Tasca Jr. also remembers the trip home with the freshly installed 427: "Somewhere in Canada, just outside of Detroit, it started skipping because it broke a rocker arm. So we took the pushrod out and drove all the way home on seven cylinders."

Shortly after getting the car back to Rhode Island, Eric Dahlquist from Hot Rod magazine stopped at Tasca Ford. It wasn't just a chance visit. "The fact that I wound up at Tasca didn't happen by accident," Dahlquist told us. "I was indirectly tipped off by a couple of engineers at Ford that if I was going East for my summer vacation, a stop at Tasca might prove interesting." Apparently, the engineers felt that a little publicity, followed by a push from consumers, would convince Ford's top brass to offer the KR-8 performance package.

Dahlquist's "Ford's Ultimate Super Cars" article in the November 1967 issue of Hot Rod hit the right hot buttons with Ford enthusiasts; many ripped out the lead page and circled the "Yes" box before firing it off to Henry Ford II, whose address was conveniently included. "All those 'ballots' went to Henry Ford II," says Dahlquist. "It became one of the most controversial stories I ever did."

The rest is history. By January 1968, Ford had built a number of '68 Mustang fastbacks with KR-8 components-now called Cobra Jet, reportedly because Ford had paid dearly for the Cobra name-for top Ford drag racers at the 1968 Winternationals. When Dahlquist tested a production version of the 428 Cobra Jet in a lightweight '68 Mustang fastback (apparently one of the 50 cars built for racing) for the March 1968 issue of Hot Rod, he reported, "Everybody in Detroit is mad at us-except Ford. With the help of about 2,000 of you out there in readerland who dutifully filled out the ballot in the November issue and mailed it to Dearborn, several key executives who doubted that Ford cars lacked competitive street performance have reversed their opinions." Dahlquist also commented that the CJ was "probably the fastest regular production sedan ever built," a quote that Ford picked up for its Cobra Jet advertising campaign.

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On April 1, the 428 Cobra Jet was introduced to the world as a new 335hp performance option for the Mustang and Fairlane. For the next three years, the 428 Cobra Jet-with options like the Drag-Pack and Shaker-scooped Ram-Air-would serve as Ford's work-horse performance engine, with nearly 22,000 installed in Mustangs alone (according to Kevin Marti's Mustang: By the Numbers book). Shelby would cash in with the upgraded '681/2 GT500KR, which took its name from Tasca's original King of the Road KR-8.

But what happened to the original '67 KR-8 hardtop? Bob Tasca Jr. knows all too well. "I hit a telephone pole with it in October 1967," he admits. "I had just gotten my driver's license six weeks before. That was the end of that car." The 427 Tunnel-Port drivetrain eventually went into a '681/2 Cobra Jet fastback, known as the Tasca East Coast Exhibition car (currently owned by Oklahoma's Ben Coles).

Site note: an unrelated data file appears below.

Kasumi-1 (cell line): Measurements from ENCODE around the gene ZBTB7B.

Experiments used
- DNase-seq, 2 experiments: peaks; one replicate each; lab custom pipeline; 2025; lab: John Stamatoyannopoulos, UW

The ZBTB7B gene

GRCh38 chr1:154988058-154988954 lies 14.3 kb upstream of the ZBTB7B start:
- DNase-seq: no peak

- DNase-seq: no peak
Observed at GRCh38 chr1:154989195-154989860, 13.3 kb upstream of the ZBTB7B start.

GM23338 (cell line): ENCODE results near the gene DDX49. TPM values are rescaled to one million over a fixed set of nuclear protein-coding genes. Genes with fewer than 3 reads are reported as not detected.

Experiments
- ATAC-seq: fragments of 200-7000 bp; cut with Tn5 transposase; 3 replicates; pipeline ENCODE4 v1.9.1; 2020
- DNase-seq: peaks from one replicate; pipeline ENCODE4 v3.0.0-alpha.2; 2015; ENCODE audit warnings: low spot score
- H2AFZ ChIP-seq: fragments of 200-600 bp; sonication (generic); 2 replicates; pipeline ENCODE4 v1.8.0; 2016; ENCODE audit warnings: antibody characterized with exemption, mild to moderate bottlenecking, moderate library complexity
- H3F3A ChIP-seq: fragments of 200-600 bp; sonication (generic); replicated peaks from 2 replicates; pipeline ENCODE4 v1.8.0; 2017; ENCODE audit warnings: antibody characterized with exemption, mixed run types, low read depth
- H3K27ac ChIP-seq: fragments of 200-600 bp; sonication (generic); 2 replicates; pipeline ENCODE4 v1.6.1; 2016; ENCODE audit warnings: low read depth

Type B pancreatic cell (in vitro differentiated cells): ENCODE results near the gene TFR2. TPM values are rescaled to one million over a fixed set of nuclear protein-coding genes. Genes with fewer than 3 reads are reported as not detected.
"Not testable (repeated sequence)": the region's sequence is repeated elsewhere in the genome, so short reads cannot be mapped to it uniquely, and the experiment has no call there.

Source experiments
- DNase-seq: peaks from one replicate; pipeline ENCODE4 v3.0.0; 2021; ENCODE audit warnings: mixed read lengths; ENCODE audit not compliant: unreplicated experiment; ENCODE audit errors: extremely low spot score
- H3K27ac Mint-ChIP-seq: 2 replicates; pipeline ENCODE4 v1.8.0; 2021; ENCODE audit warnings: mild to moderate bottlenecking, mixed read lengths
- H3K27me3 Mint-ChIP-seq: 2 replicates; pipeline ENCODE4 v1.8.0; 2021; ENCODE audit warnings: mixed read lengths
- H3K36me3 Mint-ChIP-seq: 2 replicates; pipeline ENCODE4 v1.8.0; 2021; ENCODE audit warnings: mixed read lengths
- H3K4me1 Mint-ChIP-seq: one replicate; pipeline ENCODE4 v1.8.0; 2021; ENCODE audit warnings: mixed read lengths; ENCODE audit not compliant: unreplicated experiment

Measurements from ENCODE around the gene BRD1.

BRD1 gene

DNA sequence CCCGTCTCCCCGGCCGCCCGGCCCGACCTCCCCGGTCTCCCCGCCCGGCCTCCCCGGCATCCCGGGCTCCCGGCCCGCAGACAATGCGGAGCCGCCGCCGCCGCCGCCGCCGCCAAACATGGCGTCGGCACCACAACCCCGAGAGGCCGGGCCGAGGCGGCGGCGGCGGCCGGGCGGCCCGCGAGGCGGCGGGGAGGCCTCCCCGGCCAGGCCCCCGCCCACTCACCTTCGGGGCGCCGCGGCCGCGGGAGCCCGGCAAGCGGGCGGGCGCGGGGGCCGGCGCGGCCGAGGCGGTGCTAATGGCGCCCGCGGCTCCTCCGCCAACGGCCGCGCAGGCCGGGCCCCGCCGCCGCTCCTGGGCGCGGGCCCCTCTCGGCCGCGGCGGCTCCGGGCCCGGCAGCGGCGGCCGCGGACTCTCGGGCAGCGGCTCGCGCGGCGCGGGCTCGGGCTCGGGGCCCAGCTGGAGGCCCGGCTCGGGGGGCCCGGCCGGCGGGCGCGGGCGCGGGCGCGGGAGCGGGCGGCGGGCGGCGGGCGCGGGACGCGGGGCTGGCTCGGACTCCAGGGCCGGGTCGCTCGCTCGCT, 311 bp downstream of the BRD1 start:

Note: Tasca Ford remains in business today, although the location has moved from East Providence to Cranston, Rhode Island. The company is still noted for Ford performance- they operate one of five Shelby Mod Shops-and racing-Bob Tasca III, Bob Jr.'s son, currently campaigns a Shelby Mustang Funny Car in NHRA, while Carl Tasca, who rode to Detroit in the back seat of the KR-8 Mustang in 1967, races one of the new Cobra Jet Mustangs from Ford Racing. Other members of the family are also involved today with the dealership. Bob Tasca Sr. is still known to show up for work.

Our thanks to Ben Coles for alerting us to the story of the KR-8 and to Drew Hardin for tracking down Eric Dahlquist's Hot Rod photos and notes in the Petersen Publishing archives.

KR-8 Package
During his visit to Tasca Ford, Hot Rod's Eric Dahlquist made the following notes about the modifications to Tasca's KR-8 Mustang.

Engine

  • 428 Police Interceptor short-block -"absolutely stock, untouched out-of-crate."
  • Cylinder heads: '63 1/2 406 ("'63 1/2 427 preferred").
  • Valves: 2.06 intake and 1.66 exhaust valves, light hollow-type with stock 427-type valve springs, 1.82-inch installed height.
  • Rocker arms: adjustable 1.76.
  • Cam: Stock '67 390 GTA, advanced 3 degrees.
  • Intake manifold: Police Interceptor aluminum with Bakalite spacer/divider.
  • Carburetor: Holley LeMans, with four-way shooter nozzle and LeMans manual linkage curve.
  • Fuel line: 3/8-inch from gas tank to 427-type fuel pump ("relieved with #13 drill bit to eliminate percolation when hot; electric fuel pump optional").
  • Air induction: 6-inch opening in grille, connecting to carburetor.
  • Distributor: 427 dual-point with full centrifugal 10-degree plate and 427 HP wires.
  • Exhaust: 427 Fairlane headers modified to fit; 2 1/4-inch H-pipe and tailpipes from '66 Fairlane, glasspack mufflers.
  • Other: BF32 spark plugs, GT350 power steering pulley, deep sump oil pan (6-quart capacity with filter), 427 oil pump, eliminated exhaust control valve.

Drivetrain

  • Transmission: Stock Police Interceptor C6 with heavy-duty converter ("1-2 shift at 6,400 rpm; 2-3 shift at 6,200 rpm").
  • Rearend: 3.50 Limited-Slip with 28-tooth axles.

Suspension

  • Front: 5/16-inch spacer under left-front lower spring pad, increase left-front stabilizer 3/4-inch link spacer, increase right-front 3/8-inch link spacer.
  • Rear: Increase right-rear spring hangers 2-inches, increase left-rear spring hangers 1-inch, turn two leafs 180 degrees but leave main and first leafs in standard position, Shelby-type snubbers in same location as GT500. Clamp rear springs similar to original equipment.
  • Autolite SuperFlex shock absorbers.
  • Relocate battery to right-rear; use heavy-duty type cable.